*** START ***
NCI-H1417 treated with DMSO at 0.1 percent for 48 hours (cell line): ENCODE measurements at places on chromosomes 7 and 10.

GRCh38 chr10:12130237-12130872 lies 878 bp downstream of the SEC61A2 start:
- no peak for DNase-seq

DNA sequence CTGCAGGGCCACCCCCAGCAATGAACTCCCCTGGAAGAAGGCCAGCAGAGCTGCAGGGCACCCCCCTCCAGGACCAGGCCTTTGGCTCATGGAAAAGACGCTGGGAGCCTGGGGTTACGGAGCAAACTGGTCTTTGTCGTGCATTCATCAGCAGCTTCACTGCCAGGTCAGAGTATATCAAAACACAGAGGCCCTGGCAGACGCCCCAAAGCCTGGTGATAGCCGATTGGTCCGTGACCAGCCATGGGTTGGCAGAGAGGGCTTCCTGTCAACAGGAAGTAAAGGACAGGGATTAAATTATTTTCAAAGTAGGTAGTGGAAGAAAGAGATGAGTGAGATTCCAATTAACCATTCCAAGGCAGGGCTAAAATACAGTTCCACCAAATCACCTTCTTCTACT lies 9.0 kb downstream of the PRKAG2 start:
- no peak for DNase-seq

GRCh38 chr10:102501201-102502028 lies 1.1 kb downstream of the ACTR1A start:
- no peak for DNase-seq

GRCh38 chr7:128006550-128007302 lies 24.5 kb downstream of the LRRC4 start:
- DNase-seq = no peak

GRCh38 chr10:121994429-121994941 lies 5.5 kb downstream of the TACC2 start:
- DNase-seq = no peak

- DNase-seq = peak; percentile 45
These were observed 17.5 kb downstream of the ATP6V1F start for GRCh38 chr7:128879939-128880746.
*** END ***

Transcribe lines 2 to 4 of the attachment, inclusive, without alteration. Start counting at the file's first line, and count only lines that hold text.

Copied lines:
GRCh38 chr10:12130237-12130872 lies 878 bp downstream of the SEC61A2 start:
- no peak for DNase-seq

DNA sequence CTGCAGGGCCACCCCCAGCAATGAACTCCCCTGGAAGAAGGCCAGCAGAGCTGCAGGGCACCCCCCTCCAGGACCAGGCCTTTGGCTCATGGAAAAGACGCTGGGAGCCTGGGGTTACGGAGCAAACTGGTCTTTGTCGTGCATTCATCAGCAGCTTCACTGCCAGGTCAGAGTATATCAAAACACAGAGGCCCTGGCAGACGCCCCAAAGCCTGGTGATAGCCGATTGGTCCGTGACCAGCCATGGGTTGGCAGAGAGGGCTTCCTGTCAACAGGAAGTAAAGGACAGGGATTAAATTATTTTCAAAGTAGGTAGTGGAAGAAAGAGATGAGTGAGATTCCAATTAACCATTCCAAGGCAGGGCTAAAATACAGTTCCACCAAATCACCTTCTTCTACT lies 9.0 kb downstream of the PRKAG2 start: